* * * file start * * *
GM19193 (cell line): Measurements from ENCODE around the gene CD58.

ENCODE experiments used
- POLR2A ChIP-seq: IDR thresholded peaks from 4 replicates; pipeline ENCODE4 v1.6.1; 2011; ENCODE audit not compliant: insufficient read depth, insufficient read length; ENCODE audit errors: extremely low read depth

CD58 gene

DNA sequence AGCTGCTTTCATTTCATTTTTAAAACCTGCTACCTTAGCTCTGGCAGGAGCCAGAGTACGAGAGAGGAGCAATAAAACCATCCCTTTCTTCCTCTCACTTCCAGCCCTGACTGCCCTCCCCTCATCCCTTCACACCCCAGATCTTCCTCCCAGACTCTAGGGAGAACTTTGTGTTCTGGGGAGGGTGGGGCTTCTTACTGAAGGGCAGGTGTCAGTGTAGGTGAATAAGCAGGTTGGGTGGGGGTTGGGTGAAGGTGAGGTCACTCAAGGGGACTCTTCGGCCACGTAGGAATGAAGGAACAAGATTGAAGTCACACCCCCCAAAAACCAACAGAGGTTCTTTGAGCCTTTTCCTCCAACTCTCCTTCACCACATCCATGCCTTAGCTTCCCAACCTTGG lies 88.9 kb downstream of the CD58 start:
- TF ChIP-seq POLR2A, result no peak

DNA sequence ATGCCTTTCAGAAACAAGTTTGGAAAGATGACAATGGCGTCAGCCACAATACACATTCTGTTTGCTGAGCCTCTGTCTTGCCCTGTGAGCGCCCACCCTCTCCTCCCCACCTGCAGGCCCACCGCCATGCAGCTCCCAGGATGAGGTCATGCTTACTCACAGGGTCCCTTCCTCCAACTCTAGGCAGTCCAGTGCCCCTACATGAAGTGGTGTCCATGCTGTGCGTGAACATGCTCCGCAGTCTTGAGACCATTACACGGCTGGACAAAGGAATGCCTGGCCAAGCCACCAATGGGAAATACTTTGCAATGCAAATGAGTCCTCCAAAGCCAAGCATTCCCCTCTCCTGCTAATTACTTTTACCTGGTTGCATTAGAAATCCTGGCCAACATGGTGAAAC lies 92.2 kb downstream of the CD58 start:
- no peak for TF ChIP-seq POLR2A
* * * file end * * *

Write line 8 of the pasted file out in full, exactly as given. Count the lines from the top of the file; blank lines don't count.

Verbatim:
- no peak for TF ChIP-seq POLR2A